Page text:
Twitter is the most ephemeral of media. You throw your deep thoughts, attempted jokes and mood updates at you followers. Chances are they never see them, and if they do, chances are they don’t pay much attention. Few messages elicit more than a handful of answers or retweets.
On the whole, this is fine. Twitter is chatter, not literature. However, some tweets deserve better, sometimes in their own right, but more often because they contain links to great stuff.
Therefore I intend occasionally, once every few weeks perhaps, to post some tweets here on the blog; mostly my own, but I may do some plagiarism as a side job. I’ll probably edit them a bit, for I can’t see why I should observe the 140-character limit here and retain the original typos and other infelicities.
So, here goes.
Translation is not about words. It’s about what the words are about.
This one was a retweet from @ohmytranslation; I have no idea who first came up with it. Someone anonymous, perhaps – that would be typical for the world of translation. Anyway, I think it neatly captures something essential about the craft that many outsiders are not aware of.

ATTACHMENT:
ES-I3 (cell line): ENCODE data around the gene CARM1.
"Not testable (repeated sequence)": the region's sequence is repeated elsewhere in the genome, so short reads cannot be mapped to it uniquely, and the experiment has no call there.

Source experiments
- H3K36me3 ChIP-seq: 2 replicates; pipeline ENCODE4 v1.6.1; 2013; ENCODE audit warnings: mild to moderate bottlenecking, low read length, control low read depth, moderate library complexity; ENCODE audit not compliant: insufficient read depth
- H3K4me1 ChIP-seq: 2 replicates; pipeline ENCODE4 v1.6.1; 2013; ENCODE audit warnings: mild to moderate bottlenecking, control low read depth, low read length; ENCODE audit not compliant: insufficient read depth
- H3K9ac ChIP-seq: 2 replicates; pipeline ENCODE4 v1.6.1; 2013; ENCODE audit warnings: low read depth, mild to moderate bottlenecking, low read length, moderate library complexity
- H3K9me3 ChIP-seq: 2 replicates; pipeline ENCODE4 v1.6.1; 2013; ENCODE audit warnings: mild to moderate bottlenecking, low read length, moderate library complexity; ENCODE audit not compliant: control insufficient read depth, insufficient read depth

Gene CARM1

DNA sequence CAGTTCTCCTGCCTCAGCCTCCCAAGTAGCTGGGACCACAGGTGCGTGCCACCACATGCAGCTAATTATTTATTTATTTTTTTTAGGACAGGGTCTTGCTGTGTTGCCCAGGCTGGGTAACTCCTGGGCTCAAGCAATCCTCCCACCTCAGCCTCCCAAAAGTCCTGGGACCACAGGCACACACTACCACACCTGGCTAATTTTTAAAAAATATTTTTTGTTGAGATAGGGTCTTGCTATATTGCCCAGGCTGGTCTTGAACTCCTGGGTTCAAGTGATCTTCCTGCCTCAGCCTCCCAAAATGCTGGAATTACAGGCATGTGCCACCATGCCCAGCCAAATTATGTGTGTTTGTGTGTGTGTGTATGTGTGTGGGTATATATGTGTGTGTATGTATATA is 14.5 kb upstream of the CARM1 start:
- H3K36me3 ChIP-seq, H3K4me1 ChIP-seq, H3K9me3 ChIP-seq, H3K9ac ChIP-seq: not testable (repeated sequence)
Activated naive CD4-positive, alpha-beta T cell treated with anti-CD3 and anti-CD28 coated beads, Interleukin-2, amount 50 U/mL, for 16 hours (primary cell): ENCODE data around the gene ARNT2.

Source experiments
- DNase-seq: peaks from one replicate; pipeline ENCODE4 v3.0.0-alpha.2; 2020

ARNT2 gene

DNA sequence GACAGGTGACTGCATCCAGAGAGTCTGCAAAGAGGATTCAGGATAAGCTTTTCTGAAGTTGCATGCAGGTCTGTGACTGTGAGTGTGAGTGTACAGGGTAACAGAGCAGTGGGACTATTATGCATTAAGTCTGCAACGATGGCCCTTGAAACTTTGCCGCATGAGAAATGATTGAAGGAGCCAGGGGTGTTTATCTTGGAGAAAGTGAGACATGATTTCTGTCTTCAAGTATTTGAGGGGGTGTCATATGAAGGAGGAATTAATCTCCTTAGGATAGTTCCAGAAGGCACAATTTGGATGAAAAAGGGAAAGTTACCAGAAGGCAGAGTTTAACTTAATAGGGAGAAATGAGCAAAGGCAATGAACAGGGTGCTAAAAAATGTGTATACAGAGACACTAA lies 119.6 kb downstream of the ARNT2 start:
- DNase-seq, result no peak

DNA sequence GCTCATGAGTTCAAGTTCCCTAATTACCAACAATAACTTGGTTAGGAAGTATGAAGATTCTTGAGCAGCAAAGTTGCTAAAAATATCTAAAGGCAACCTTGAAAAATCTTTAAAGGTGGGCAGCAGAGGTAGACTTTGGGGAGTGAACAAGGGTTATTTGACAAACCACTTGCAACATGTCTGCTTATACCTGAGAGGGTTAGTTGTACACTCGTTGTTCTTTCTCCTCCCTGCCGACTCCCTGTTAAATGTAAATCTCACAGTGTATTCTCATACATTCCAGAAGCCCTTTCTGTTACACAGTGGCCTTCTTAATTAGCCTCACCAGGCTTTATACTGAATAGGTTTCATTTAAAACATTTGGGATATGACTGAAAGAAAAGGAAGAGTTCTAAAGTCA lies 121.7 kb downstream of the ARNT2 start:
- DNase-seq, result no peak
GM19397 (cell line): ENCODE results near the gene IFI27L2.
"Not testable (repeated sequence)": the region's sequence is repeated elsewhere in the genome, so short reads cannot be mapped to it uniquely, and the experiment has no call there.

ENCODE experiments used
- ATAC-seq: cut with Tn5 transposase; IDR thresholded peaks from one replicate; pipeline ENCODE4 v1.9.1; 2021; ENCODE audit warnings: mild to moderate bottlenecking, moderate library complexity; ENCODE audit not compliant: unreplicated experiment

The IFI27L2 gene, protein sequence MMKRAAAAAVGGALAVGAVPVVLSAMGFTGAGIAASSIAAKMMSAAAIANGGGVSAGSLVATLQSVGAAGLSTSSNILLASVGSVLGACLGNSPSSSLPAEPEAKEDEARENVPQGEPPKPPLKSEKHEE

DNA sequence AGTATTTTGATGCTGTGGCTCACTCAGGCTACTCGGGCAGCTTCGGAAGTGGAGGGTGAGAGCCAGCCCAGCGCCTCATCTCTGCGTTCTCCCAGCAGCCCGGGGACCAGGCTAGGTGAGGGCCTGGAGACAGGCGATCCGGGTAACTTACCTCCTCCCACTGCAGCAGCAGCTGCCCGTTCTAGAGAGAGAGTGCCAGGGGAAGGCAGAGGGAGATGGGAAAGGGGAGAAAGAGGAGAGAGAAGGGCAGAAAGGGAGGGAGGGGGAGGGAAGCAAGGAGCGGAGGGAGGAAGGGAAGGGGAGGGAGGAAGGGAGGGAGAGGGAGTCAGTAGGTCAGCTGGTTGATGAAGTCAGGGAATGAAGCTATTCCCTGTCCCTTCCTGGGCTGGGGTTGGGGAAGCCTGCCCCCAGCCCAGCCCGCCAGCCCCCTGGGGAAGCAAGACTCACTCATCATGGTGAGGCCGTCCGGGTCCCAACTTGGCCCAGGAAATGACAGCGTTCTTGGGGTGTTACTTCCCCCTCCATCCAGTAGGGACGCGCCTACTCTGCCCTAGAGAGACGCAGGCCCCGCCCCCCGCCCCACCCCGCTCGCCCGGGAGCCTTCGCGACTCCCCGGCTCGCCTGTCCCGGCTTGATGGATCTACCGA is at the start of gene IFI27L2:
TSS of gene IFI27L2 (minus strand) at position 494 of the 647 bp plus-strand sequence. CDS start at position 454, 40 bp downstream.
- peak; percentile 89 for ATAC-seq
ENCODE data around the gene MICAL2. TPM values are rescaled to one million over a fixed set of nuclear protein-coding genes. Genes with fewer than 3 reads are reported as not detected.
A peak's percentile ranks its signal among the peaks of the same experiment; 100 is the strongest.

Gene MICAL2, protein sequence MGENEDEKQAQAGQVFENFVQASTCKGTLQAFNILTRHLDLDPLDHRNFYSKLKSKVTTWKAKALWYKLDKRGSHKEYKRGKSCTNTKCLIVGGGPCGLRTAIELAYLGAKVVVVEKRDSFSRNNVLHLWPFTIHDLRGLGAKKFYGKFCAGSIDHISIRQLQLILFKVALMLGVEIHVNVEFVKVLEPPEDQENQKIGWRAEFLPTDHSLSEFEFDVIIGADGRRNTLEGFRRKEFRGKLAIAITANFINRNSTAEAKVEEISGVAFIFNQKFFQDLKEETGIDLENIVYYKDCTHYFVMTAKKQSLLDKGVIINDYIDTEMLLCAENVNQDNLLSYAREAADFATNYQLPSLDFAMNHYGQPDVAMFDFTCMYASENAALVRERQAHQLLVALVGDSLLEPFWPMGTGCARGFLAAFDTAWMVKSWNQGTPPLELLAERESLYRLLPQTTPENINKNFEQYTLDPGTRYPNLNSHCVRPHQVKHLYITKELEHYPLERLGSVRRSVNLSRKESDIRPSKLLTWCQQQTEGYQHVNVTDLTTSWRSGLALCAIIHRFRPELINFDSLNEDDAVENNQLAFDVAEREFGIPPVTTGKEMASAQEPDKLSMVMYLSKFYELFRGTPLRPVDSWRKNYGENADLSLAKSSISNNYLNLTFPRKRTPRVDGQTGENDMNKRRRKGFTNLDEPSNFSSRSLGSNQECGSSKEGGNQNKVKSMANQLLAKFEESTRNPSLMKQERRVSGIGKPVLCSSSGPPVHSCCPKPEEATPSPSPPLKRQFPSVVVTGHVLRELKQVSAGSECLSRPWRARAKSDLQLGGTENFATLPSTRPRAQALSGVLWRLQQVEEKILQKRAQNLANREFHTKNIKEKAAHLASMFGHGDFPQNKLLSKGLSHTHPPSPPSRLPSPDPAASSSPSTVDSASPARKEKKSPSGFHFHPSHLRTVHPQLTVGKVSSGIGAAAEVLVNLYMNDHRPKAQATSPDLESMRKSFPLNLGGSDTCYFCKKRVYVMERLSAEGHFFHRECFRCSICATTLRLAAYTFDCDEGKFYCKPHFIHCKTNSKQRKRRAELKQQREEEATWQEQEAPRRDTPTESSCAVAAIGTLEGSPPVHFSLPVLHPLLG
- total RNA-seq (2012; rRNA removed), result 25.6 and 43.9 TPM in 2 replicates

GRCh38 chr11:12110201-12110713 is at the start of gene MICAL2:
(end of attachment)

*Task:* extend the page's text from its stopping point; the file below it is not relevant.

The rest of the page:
How to pronounce 18 vowels of the International Phonetic Alphabet (IPA), such as œ, ɑ, ɨ and ɯ. http://www.youtube.com/watch?v=6UIAe4p2I74.
There is of course much more about the IPA available on YouTube. Here’s a list.
As the Sami languages have many words for snow, so does #Gaelic for moor- and peat-related phenomena. www.theguardian.com/books/2015/feb/27/
This is a long article in the (London) Guardian about a book that looks into the relationship between words and landscapes. It’s a long piece, and I must admit I haven’t read all of it, just stored it. That’s another Twitter thing (or a private vice?): sharing half-digested stuff.
It’s counterintuitive but true, and it makes sense when you read the whole story: having to speak a new language on the job, and especially on a 3D job (dirty, dangerous and difficult), does not help to learn that language easily or well. http://goo.gl/zMKZZR
I wonder to what extent this is also true for, say, working as an expat in an office environment.